The altar front is believed to have been made in or around Trondheim in the period 1320-30. Its four scenes depict four key stages in Olaf's death and canonization. Olaf's canonization took place on August 3rd 1031, when his body was exhumed from its first burial site and then translated to the church of Saint Clement in Trondheim (also known as Nidaros). This translation of Olaf's relics was organized by Bishop Grimkell of Trondheim, a bishop whom Olaf himself had brought to Norway from England when he sailed to his native land in 1015. At this time, the canonization of a saint was an episcopal matter, not something that was decided by the pope or his cardinals.
The story on the altar front must be read from bottom left to top left, then from bottom right to top right. It is difficult to assess the immediate source for the narrative of the altar front. The most likely source is the work now known as Passio et Miracula Beati Olavi, in which Olaf's life, death and miracles were collected into one volume. This Latin volume had received its fourth redaction probably sometime in the 1180s, and should be seen as the official version of the legend of Saint Olaf. However, the first panel includes an episode that is not found - as far as I can judge from Gustav Storm's 1880 edition of the Latin text - in Passio Olavi. It is, however, found in Snorri Sturlusson's Heimskringla, written sometime in the 1220s, but - as will be seen below - there is one significant difference between Snorri and the panel which goes against Heimskringla as the altar front's most immediate source.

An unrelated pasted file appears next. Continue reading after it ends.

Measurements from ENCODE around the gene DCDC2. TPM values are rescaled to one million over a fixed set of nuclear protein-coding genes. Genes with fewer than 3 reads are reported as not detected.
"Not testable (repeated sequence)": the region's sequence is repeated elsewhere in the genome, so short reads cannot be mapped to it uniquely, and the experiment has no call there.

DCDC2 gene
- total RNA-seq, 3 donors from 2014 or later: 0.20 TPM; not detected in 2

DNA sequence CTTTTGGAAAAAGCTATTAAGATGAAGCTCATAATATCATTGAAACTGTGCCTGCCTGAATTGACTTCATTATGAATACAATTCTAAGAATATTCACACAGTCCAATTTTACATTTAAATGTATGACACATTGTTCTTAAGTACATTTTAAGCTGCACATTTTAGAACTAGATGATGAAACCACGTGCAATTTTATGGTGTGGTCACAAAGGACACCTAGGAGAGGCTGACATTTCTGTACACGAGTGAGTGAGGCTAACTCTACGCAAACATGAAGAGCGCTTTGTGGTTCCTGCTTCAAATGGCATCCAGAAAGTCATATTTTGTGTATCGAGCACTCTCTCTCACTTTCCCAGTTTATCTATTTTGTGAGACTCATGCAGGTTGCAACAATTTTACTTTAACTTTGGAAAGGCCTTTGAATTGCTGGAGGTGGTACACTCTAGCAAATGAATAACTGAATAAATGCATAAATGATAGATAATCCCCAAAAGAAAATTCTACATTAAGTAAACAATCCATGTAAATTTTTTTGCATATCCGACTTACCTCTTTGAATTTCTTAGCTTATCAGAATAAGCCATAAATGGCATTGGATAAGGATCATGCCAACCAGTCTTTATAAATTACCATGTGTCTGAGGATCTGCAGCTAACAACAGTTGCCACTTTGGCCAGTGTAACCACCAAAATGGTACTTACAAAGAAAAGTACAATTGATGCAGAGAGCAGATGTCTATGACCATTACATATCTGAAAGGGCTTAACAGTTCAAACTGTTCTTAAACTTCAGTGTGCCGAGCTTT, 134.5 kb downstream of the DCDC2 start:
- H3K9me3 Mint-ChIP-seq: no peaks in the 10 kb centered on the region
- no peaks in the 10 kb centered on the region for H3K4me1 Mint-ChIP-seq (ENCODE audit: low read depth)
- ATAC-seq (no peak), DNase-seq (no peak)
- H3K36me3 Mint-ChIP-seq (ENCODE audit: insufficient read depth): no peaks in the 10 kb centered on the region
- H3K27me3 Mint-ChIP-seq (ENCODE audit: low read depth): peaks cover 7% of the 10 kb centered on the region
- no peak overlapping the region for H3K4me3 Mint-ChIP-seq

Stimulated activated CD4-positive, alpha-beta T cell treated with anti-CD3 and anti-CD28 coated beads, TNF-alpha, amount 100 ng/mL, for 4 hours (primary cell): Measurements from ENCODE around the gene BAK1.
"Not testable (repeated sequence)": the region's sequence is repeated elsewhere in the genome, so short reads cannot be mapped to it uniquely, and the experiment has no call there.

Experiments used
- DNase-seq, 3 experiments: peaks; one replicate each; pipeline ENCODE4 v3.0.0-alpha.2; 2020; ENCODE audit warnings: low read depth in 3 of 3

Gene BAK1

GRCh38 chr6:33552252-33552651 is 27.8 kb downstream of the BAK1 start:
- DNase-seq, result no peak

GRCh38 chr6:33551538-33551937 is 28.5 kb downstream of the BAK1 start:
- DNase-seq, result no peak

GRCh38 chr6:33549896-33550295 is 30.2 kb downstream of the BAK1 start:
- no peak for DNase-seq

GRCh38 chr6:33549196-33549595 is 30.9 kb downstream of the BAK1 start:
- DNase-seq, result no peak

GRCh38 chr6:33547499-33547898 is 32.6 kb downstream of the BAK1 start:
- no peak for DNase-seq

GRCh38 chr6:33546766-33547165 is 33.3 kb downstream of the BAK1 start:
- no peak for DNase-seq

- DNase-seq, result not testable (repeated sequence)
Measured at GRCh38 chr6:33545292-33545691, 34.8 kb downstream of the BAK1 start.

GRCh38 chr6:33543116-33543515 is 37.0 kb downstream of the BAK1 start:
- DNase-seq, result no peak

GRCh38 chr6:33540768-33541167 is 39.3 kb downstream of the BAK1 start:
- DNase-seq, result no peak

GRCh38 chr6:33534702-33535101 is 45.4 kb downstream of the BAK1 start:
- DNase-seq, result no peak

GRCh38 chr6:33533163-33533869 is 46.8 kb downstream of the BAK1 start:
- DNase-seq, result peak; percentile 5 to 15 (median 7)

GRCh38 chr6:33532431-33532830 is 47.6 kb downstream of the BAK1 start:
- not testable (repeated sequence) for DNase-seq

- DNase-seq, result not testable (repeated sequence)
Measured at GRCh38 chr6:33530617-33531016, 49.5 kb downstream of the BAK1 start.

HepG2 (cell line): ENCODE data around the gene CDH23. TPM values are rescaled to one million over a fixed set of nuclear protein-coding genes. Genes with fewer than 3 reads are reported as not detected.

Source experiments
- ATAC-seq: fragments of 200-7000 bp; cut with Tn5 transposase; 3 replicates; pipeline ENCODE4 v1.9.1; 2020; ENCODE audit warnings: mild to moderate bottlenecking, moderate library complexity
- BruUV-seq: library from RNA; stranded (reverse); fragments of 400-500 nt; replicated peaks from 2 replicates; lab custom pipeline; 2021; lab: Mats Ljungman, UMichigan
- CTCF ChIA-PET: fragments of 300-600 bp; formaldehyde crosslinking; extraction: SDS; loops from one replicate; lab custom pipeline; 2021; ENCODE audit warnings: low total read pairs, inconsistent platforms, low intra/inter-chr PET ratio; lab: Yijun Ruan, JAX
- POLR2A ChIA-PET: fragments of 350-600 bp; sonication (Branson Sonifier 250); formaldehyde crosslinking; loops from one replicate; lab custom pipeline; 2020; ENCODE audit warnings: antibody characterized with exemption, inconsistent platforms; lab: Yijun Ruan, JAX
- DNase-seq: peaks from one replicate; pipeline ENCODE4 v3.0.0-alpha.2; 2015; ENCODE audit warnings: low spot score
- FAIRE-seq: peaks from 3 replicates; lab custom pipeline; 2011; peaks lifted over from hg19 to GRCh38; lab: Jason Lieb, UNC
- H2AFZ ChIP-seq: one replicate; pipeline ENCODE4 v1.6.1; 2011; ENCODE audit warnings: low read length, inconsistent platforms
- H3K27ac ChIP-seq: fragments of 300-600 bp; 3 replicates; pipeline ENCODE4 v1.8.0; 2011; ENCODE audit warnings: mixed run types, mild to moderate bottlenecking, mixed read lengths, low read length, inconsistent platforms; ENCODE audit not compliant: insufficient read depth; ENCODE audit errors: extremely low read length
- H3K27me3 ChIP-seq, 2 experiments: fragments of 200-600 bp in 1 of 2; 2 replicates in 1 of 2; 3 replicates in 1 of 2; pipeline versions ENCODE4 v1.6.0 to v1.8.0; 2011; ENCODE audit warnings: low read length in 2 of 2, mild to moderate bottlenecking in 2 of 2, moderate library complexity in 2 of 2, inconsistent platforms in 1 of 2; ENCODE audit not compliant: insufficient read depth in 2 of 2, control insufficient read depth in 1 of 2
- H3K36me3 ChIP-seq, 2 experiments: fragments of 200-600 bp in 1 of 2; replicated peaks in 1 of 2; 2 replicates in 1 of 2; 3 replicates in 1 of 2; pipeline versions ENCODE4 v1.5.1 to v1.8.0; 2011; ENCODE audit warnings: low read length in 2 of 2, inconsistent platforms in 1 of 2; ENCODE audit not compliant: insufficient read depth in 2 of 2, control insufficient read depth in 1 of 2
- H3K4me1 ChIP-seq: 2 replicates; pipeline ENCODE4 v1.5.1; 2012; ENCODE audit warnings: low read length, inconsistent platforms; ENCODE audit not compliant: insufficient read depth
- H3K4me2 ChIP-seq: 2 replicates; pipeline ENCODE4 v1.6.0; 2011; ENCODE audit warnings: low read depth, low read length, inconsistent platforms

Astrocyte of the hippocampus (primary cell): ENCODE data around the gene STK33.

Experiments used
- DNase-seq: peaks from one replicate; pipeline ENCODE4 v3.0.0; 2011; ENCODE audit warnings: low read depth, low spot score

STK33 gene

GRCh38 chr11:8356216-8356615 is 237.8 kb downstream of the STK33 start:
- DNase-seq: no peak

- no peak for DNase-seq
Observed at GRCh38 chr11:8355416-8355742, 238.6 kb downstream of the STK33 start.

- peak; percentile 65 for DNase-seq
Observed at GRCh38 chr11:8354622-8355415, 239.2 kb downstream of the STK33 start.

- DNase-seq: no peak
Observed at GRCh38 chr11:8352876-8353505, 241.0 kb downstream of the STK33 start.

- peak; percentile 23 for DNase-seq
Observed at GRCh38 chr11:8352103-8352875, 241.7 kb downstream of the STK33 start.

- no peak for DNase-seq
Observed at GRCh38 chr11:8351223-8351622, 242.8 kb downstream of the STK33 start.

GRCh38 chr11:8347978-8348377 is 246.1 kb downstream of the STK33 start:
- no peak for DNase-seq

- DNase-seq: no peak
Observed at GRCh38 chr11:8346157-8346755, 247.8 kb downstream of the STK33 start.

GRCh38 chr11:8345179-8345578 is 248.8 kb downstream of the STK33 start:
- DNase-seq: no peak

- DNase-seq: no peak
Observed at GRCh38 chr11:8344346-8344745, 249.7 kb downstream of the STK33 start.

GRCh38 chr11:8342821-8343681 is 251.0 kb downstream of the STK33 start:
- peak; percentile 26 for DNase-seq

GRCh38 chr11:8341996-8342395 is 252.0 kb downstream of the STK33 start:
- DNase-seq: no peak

In the first panel we see Olaf on his way to Stiklestad and he hands over a bag of coins to a passer-by. Olaf tells the man - a farmer in Snorri's story, but in the panel most likely a priest - that the coins are to be spent on prayers for the souls of the heathens who will fall for the sword of the Christians in the coming battle. The speech scroll in Olaf's other hand might originally have said something to that effect.
The second panel takes place te night before the battle at Stiklestad, and while he is sleeping he receives a dream vision. In this vision Olaf sees a ladder ascending to Heaven - iconographically related to Jacob's ladder, presumably - and on the top of the ladder is Christ calling to Olaf and asking him to ascend to Christ and be happy. In Snorri, Christ does not figure in the vision and Olaf ascends the stairs in the dream. This vision is seen as the premonition of Olaf's martyrdom, and is therefore an important evidence to the idea that Olaf's death was a part of God's plan for which Olaf received his just reward.